However, he has also found a way to diversify beyond the local dairy industry, which is prone to fluctuations in milk prices. About 20 percent of his business is using his manure application equipment to inject organic material shipped in from various food processing facilities. Jones has a contract to receive the material, which is then either stored in liquid manure lagoons among his dairy clients who have agreed to accept the food waste for land application later, or sometimes it is land applied as it arrives. He says this organic material is in high demand among local farmers because of the positive impact it has as fertilizer in crop production.
“We’ve seen crazy results,” Jones says. “We’re talking about some miracle grow here. There is about 70 pounds of nitrogen to a tanker load of it.”
Jones owns the business with his father, Jason. It was incorporated in 2004. Jones grew up on the family dairy farm, following in his father’s and grandfathers’ footsteps. However, he says that working with livestock didn’t appeal to him. He describes himself as someone who prefers to work in the field running equipment, which was his biggest motivation for taking up a career in custom manure application. He started by working for someone else, and when that business owner wanted to sell out, he jumped at the opportunity to strike out on his own and hasn’t looked back since.
His father continues to actively farm, managing a dairy with 100 milk cows and planting crops on 800 acres. Some of the food processing waste that Jones is contracted to land apply is applied on this acreage as organic fertilizer.
Over the years, the business has grown steadily both in the size of its manure applicator fleet and in the geographic area that the company services. Jones says the business has had its ups and downs, particularly during a three-year stretch starting in 2009 when there was a glut in milk production and dairy farms were finding it hard to keep the lights on. The company faces a similar situation now. While their input costs have gone down because of the price of fuel, milk prices have also taken a nosedive. Also, Jones is in an area with a large Mennonite population, and when they decide to do business with someone else, they tend to do so as a large group. Despite the challenges over the years, Jones’s strategy of business expansion and diversification has paid off, as demonstrated by his recent purchase of five new John Deere 7290 auto track and auto steer-equipped tractors to replace four John Deere 7280 tractors purchased in 2012.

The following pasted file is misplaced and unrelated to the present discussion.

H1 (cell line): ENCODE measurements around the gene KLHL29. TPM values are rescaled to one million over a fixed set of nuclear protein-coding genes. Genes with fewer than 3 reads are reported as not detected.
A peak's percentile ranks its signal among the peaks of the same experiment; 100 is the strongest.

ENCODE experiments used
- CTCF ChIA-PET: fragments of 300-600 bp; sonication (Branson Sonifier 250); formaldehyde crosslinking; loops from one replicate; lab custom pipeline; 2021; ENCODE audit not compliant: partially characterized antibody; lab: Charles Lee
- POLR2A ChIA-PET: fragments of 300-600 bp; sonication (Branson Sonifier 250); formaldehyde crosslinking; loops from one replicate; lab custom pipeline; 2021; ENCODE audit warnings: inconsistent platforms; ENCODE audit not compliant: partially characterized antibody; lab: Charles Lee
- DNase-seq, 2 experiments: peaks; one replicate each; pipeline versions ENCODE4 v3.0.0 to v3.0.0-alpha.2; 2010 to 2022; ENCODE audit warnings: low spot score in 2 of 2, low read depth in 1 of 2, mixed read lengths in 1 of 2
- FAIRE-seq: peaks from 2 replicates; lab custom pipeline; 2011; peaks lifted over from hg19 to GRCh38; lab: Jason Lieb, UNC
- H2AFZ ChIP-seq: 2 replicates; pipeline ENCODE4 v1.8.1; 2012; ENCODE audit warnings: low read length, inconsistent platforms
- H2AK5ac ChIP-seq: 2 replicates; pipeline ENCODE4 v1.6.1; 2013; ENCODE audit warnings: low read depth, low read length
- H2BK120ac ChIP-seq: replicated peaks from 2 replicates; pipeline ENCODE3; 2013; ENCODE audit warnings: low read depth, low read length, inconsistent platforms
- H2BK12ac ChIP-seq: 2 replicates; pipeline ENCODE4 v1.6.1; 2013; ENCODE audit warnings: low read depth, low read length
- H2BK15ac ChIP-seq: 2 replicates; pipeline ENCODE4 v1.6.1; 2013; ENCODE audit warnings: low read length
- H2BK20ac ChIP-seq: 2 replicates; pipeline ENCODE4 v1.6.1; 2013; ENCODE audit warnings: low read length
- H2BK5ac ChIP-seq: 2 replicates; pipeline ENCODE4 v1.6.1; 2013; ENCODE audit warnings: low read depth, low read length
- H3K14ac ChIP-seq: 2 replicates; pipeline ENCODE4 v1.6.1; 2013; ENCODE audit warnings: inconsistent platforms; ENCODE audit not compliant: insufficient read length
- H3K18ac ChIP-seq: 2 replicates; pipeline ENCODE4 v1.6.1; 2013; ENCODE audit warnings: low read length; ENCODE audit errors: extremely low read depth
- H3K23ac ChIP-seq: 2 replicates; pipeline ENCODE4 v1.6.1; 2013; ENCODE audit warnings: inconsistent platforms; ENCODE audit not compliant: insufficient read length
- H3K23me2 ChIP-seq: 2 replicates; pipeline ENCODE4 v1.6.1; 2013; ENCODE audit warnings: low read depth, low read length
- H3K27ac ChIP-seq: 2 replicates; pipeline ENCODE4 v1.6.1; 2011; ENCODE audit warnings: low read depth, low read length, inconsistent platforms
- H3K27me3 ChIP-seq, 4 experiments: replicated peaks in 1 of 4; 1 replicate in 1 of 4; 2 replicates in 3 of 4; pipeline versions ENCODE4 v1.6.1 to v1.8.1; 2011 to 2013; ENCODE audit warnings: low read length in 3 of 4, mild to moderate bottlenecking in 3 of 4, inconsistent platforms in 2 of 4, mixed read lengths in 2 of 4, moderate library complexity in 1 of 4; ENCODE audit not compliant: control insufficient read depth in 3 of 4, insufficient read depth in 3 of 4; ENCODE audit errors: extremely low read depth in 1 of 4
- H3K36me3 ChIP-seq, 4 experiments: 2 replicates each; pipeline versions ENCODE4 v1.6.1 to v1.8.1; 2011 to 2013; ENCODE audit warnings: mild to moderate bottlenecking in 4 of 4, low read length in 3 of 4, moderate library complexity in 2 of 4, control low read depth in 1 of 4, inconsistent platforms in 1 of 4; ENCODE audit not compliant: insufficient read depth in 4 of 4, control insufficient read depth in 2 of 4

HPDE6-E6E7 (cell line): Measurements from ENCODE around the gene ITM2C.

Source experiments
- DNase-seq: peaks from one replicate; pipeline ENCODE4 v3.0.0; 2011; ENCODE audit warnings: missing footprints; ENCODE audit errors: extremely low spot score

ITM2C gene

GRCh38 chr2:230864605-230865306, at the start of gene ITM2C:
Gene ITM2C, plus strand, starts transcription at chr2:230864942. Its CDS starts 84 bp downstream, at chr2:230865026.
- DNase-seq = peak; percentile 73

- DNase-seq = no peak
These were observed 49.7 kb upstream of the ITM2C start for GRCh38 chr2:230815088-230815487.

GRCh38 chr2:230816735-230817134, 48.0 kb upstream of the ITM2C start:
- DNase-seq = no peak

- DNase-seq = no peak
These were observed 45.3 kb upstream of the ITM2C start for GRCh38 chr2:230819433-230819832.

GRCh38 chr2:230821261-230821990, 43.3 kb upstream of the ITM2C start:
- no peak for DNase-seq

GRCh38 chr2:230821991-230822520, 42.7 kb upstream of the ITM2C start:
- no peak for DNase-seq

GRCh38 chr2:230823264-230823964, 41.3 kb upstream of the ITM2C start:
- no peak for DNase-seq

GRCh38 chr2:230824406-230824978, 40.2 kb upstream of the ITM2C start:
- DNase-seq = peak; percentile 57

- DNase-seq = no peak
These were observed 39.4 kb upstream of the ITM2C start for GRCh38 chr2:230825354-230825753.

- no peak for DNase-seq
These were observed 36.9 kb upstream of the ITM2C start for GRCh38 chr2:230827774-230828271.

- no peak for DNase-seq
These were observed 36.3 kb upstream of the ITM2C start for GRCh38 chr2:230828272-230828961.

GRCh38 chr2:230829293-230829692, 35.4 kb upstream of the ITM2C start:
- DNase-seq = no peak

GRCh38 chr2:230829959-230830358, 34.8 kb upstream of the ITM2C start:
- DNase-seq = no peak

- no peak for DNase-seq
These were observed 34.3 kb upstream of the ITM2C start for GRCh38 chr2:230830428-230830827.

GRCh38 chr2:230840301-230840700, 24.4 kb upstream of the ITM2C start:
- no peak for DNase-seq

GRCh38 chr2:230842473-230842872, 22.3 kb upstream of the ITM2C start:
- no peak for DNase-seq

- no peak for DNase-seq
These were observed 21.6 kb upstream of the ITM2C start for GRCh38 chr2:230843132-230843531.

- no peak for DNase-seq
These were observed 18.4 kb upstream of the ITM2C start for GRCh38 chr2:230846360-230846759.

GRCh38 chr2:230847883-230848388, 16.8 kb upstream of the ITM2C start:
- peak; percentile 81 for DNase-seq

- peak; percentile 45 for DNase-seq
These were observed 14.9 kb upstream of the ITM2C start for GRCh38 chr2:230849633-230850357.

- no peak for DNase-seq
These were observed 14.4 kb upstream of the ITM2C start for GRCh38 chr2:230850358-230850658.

The company had been using Series 8 John Deere tractors previously but was feeling squeezed on the cost when they investigated a new fleet of tractors.
“We discovered that the Series 7 John Deere would do just as well as a Series 8 would, so in our eyes, it is a big little tractor and it does what we need it to do, which is why we took that route,” Jones says.
In addition to these new John Deere tractors, Jones also has a Fendt 930 tractor and six 6,300-gallon Houle manure tanks. The company evolved into more manure injection once it took on the food processing disposal contract, outfitting two of its tanks with Houle toolbars equipped with Dietrich 70 series injectors. The remaining four tanks surface-apply the liquid manure. They also have two Houle lagoon agitation pumps and one Dryhill agitation pump.